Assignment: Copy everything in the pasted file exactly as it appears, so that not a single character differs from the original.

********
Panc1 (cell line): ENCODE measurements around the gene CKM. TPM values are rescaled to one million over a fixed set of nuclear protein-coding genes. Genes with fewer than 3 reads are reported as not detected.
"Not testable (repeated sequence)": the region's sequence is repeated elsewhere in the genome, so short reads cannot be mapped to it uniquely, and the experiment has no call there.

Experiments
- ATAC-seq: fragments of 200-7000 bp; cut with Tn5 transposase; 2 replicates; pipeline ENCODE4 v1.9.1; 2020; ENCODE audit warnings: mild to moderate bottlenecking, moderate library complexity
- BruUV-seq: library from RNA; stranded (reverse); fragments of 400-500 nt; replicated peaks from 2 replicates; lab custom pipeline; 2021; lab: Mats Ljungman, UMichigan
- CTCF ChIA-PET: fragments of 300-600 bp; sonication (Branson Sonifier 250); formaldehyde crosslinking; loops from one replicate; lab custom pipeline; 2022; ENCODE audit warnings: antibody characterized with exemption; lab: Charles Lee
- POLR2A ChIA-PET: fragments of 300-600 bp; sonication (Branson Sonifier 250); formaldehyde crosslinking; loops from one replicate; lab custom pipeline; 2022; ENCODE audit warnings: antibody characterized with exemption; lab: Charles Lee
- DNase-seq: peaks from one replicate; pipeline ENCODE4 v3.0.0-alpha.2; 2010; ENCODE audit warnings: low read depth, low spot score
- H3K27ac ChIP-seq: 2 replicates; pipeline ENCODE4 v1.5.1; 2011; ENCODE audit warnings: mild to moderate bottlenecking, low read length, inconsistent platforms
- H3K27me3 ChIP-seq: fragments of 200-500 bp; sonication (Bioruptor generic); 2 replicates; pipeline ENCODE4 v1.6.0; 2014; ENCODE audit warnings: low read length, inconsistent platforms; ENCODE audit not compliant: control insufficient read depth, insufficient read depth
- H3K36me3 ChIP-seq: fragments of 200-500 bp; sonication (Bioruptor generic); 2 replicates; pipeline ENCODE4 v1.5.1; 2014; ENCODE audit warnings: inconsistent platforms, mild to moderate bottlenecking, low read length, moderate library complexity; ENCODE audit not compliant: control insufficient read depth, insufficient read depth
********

Panc1 (cell line): ENCODE measurements around the gene CKM. TPM values are rescaled to one million over a fixed set of nuclear protein-coding genes. Genes with fewer than 3 reads are reported as not detected.
"Not testable (repeated sequence)": the region's sequence is repeated elsewhere in the genome, so short reads cannot be mapped to it uniquely, and the experiment has no call there.

Experiments
- ATAC-seq: fragments of 200-7000 bp; cut with Tn5 transposase; 2 replicates; pipeline ENCODE4 v1.9.1; 2020; ENCODE audit warnings: mild to moderate bottlenecking, moderate library complexity
- BruUV-seq: library from RNA; stranded (reverse); fragments of 400-500 nt; replicated peaks from 2 replicates; lab custom pipeline; 2021; lab: Mats Ljungman, UMichigan
- CTCF ChIA-PET: fragments of 300-600 bp; sonication (Branson Sonifier 250); formaldehyde crosslinking; loops from one replicate; lab custom pipeline; 2022; ENCODE audit warnings: antibody characterized with exemption; lab: Charles Lee
- POLR2A ChIA-PET: fragments of 300-600 bp; sonication (Branson Sonifier 250); formaldehyde crosslinking; loops from one replicate; lab custom pipeline; 2022; ENCODE audit warnings: antibody characterized with exemption; lab: Charles Lee
- DNase-seq: peaks from one replicate; pipeline ENCODE4 v3.0.0-alpha.2; 2010; ENCODE audit warnings: low read depth, low spot score
- H3K27ac ChIP-seq: 2 replicates; pipeline ENCODE4 v1.5.1; 2011; ENCODE audit warnings: mild to moderate bottlenecking, low read length, inconsistent platforms
- H3K27me3 ChIP-seq: fragments of 200-500 bp; sonication (Bioruptor generic); 2 replicates; pipeline ENCODE4 v1.6.0; 2014; ENCODE audit warnings: low read length, inconsistent platforms; ENCODE audit not compliant: control insufficient read depth, insufficient read depth
- H3K36me3 ChIP-seq: fragments of 200-500 bp; sonication (Bioruptor generic); 2 replicates; pipeline ENCODE4 v1.5.1; 2014; ENCODE audit warnings: inconsistent platforms, mild to moderate bottlenecking, low read length, moderate library complexity; ENCODE audit not compliant: control insufficient read depth, insufficient read depth